Opportunities and Growth in Nigerian Student Mobility

From 2008 to 2012, the number of Nigerian students studying overseas at the tertiary level grew 98 percent (UIS 2012 [1]), with 14 percent of the total overseas body attending a U.S. institution of higher education. Enrollments have been increasing steadily over the past few years (see figure 1) and Nigeria is now the 18th leading place of origin for the U.S. higher education sector, which last year enrolled 7,921 Nigerian students (IIE Open Doors 2013/14 [2]).

For higher education institutions (HEIs) hoping to diversify their international applicant pool, there are several reasons to look at Nigeria. The country [3] has both the largest economy and population in Africa, as well as rich oil reserves which is fueling the growth of a middle class, particularly in its urban areas [4]. Paired with a booming [5] population of college-aged students and an overburdened domestic education system [6], the country is a promising source of international students. However, despite Nigeria’s growing economy, institutions hoping to recruit from the West African powerhouse must be cognizant of the diversity of students within the country, and plan their outreach efforts accordingly.

According to WES’ segmentation methodology [7], Nigerian students are heavily concentrated in the ‘Highflier’ and ‘Striver’ segments, which combined account for 77 percent of all Nigerian students that we surveyed. Although, both segments have high academic preparedness, they diverge in terms of their financial capabilities. It is predicted that half of Nigeria’s growth in wealth [4] will come from the 11-18 percent of middle class, urban households earning over $10,000 a year, suggesting opportunities for institutions seeking to increase their enrollment of Highfliers (students with high financial resources and high academic preparedness). Given the country’s large population and growing middle class, Nigeria also has a considerable number of Strivers (students with low financial resources and high academic preparedness), who are likely to face challenges in funding their higher education abroad. This suggests that there is an opportunity for HEI’s that want to recruit high achieving qualified students by offering attractive financial aid packages.

WENR_0315_mobiity_v3-600px_Fig1 [8]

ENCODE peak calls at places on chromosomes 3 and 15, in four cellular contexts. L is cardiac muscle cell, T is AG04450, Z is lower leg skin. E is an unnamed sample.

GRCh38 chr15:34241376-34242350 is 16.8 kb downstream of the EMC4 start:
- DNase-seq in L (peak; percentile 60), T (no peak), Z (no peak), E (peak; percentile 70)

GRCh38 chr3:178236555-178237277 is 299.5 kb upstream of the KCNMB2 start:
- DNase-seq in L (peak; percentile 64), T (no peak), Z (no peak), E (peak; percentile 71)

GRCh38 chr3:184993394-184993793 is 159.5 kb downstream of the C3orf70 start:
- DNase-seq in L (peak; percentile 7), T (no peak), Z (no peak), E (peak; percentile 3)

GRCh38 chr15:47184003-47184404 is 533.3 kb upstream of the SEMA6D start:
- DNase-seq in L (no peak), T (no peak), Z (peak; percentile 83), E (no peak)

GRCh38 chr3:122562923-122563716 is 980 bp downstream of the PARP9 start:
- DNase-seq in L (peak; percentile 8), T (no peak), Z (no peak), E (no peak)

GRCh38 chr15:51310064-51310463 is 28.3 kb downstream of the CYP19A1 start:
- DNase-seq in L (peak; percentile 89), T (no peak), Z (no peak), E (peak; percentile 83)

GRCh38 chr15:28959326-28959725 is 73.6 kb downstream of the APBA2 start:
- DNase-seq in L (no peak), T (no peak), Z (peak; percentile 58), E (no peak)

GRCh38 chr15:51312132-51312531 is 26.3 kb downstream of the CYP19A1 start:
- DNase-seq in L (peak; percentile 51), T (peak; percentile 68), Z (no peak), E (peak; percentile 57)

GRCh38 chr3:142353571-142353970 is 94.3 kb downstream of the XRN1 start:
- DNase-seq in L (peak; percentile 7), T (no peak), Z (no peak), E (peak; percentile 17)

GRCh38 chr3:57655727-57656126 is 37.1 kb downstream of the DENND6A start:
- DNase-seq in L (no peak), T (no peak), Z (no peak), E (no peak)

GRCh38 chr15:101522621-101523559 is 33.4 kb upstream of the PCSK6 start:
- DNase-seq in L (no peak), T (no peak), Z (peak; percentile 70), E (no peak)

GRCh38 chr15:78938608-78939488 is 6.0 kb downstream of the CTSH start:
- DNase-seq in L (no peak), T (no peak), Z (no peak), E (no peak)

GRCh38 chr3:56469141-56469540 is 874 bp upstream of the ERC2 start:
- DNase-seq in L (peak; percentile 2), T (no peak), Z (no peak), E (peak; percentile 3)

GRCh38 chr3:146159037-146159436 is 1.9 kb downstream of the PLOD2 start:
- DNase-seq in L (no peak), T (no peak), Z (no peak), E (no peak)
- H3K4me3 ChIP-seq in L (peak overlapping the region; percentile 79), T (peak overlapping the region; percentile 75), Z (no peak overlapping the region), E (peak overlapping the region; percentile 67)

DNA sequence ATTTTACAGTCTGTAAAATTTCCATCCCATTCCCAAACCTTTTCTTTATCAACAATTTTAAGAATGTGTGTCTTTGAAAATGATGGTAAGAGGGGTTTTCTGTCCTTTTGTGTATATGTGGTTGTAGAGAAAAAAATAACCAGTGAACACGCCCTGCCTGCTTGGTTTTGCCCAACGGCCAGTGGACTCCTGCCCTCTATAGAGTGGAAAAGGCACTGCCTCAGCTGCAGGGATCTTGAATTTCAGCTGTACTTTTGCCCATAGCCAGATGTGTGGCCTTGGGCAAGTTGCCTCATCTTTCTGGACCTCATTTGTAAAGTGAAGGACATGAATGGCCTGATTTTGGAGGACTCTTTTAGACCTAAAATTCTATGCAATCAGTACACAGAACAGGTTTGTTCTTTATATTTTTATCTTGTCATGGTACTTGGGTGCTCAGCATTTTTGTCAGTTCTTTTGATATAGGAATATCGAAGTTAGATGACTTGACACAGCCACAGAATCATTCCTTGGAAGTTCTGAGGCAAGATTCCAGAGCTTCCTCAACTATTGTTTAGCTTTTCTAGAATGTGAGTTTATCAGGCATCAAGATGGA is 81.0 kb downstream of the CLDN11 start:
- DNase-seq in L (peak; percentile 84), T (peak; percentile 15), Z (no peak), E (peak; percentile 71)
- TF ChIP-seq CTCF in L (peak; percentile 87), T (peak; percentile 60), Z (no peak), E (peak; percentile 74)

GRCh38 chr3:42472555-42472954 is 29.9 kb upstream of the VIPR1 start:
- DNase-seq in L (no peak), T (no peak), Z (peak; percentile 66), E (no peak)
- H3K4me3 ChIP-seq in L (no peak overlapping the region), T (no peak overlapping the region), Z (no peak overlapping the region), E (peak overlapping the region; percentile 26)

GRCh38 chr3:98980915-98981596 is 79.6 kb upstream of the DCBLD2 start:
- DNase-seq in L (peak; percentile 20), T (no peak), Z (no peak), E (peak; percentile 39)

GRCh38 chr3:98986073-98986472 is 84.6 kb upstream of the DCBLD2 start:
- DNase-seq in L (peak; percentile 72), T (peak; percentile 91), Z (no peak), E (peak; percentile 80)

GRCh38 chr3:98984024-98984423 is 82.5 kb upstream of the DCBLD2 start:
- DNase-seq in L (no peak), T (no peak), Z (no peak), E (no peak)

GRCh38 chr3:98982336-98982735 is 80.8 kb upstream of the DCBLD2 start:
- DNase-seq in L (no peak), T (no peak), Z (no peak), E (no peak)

Data from a recent WES report [9] show how Millennial students fund their education in the U.S. and the sources they use to seek information about studying abroad. The data show that the majority of Nigerian students who wish to pursue their higher education in the U.S. are self-funded with 78 percent receiving financial support from family or friends and 50 percent using personal savings.1 [10]

Additionally, compared to 22 percent of overall international students, only 4 percent of Nigerian students indicated that they used loans to fund their studies abroad. This is likely due to the fact that Nigerian students face difficulties procuring educational loans [11]. Our survey also revealed that apart from college/university websites and web searches, around 20 percent of Nigerian students use in-person education fairs to seek information on studying abroad. However, while international education fairs have been growing in popularity, they are at the same time attracting more public scrutiny [12].

Despite issues of corruption and religious conflict [13] in Nigeria, many of these issues are highly localized and region-specific [14]. With positive economic trends [14] and a growing population of young and financially secure students, Nigeria offers institutions opportunities to diversify their international student body in the medium to long term. Institutions that plan to recruit students from Nigeria need to understand the diversity of students within the country and develop targeted and appropriate recruiting strategies accordingly.

1. [15] The numbers do not add up to 100 as respondents in the survey were asked to choose their top 2 sources of funding.

Previous Mobility Monitors

WES in the News

Digital Behaviors of International Millennial Students [9]